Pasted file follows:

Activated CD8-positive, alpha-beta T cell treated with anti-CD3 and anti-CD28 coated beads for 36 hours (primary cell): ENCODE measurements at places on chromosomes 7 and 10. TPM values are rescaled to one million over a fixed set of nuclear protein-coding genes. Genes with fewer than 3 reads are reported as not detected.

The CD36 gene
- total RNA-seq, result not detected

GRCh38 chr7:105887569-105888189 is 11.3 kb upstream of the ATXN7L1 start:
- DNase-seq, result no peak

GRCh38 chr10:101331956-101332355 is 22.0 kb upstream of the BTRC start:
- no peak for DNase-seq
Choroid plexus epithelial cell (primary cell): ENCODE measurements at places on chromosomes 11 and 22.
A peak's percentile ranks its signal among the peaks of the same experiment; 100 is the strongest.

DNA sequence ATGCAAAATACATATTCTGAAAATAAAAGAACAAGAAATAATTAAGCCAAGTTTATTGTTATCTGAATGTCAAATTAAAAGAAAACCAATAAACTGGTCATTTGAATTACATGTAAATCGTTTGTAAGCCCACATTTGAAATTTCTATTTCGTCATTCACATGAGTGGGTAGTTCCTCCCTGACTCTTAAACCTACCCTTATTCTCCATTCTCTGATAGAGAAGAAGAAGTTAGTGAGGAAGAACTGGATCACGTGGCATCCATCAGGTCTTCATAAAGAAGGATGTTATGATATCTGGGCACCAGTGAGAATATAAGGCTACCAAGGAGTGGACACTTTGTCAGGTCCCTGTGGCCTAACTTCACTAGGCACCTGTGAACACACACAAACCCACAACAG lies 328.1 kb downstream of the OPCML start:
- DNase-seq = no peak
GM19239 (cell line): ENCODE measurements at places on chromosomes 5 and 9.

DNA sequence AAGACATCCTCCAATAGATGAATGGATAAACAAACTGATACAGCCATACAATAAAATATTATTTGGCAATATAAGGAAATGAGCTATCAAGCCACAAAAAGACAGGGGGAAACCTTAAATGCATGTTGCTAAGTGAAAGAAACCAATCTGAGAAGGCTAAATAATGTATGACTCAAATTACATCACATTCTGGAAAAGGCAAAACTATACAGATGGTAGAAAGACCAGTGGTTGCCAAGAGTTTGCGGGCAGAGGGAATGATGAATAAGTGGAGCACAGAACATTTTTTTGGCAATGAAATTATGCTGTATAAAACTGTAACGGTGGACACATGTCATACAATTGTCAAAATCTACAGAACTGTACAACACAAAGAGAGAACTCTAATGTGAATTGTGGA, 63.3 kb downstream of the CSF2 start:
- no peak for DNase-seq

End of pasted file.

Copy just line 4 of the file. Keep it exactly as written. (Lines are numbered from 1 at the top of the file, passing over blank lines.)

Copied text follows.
GRCh38 chr7:105887569-105888189 is 11.3 kb upstream of the ATXN7L1 start: